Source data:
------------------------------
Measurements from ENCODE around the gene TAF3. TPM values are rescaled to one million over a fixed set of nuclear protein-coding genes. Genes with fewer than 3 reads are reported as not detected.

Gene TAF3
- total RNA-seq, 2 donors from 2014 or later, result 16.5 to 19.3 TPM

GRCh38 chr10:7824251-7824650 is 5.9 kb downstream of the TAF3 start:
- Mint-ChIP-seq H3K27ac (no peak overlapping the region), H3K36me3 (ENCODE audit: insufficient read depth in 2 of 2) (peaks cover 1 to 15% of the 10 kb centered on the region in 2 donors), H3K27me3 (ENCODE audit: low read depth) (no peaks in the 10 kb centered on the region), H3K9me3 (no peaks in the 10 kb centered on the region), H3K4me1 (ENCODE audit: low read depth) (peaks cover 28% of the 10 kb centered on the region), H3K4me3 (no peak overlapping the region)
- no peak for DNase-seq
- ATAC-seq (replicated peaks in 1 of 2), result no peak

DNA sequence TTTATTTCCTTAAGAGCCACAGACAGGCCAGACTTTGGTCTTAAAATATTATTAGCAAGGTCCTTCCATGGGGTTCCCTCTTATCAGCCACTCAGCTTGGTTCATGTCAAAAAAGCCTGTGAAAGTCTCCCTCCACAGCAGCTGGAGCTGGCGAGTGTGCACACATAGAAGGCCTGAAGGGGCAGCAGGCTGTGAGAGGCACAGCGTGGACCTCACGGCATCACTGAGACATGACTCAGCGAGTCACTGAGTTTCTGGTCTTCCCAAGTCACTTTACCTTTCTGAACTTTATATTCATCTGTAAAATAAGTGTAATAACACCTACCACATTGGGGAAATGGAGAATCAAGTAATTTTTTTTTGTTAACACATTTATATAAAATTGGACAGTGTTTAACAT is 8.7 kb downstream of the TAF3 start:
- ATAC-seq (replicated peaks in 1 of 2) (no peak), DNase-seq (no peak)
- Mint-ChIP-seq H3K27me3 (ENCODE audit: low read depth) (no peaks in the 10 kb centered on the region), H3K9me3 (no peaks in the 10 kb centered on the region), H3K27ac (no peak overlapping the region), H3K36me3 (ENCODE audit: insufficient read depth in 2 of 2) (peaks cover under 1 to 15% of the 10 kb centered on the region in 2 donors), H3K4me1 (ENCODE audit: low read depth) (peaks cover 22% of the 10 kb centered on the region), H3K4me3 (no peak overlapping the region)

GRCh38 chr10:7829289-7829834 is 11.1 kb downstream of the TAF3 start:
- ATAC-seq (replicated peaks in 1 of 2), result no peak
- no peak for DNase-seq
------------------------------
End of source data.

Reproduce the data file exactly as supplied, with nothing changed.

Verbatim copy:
Measurements from ENCODE around the gene TAF3. TPM values are rescaled to one million over a fixed set of nuclear protein-coding genes. Genes with fewer than 3 reads are reported as not detected.

Gene TAF3
- total RNA-seq, 2 donors from 2014 or later, result 16.5 to 19.3 TPM

GRCh38 chr10:7824251-7824650 is 5.9 kb downstream of the TAF3 start:
- Mint-ChIP-seq H3K27ac (no peak overlapping the region), H3K36me3 (ENCODE audit: insufficient read depth in 2 of 2) (peaks cover 1 to 15% of the 10 kb centered on the region in 2 donors), H3K27me3 (ENCODE audit: low read depth) (no peaks in the 10 kb centered on the region), H3K9me3 (no peaks in the 10 kb centered on the region), H3K4me1 (ENCODE audit: low read depth) (peaks cover 28% of the 10 kb centered on the region), H3K4me3 (no peak overlapping the region)
- no peak for DNase-seq
- ATAC-seq (replicated peaks in 1 of 2), result no peak

DNA sequence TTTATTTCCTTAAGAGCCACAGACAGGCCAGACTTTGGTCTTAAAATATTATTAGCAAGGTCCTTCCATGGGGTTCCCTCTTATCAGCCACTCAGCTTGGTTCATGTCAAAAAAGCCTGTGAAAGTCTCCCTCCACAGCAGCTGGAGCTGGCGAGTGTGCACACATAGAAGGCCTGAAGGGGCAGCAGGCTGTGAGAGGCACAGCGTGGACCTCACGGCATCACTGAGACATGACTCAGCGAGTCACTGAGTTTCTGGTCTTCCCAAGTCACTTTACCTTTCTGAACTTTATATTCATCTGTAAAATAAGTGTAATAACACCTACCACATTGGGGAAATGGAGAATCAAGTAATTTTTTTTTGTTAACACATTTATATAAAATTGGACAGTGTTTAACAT is 8.7 kb downstream of the TAF3 start:
- ATAC-seq (replicated peaks in 1 of 2) (no peak), DNase-seq (no peak)
- Mint-ChIP-seq H3K27me3 (ENCODE audit: low read depth) (no peaks in the 10 kb centered on the region), H3K9me3 (no peaks in the 10 kb centered on the region), H3K27ac (no peak overlapping the region), H3K36me3 (ENCODE audit: insufficient read depth in 2 of 2) (peaks cover under 1 to 15% of the 10 kb centered on the region in 2 donors), H3K4me1 (ENCODE audit: low read depth) (peaks cover 22% of the 10 kb centered on the region), H3K4me3 (no peak overlapping the region)

GRCh38 chr10:7829289-7829834 is 11.1 kb downstream of the TAF3 start:
- ATAC-seq (replicated peaks in 1 of 2), result no peak
- no peak for DNase-seq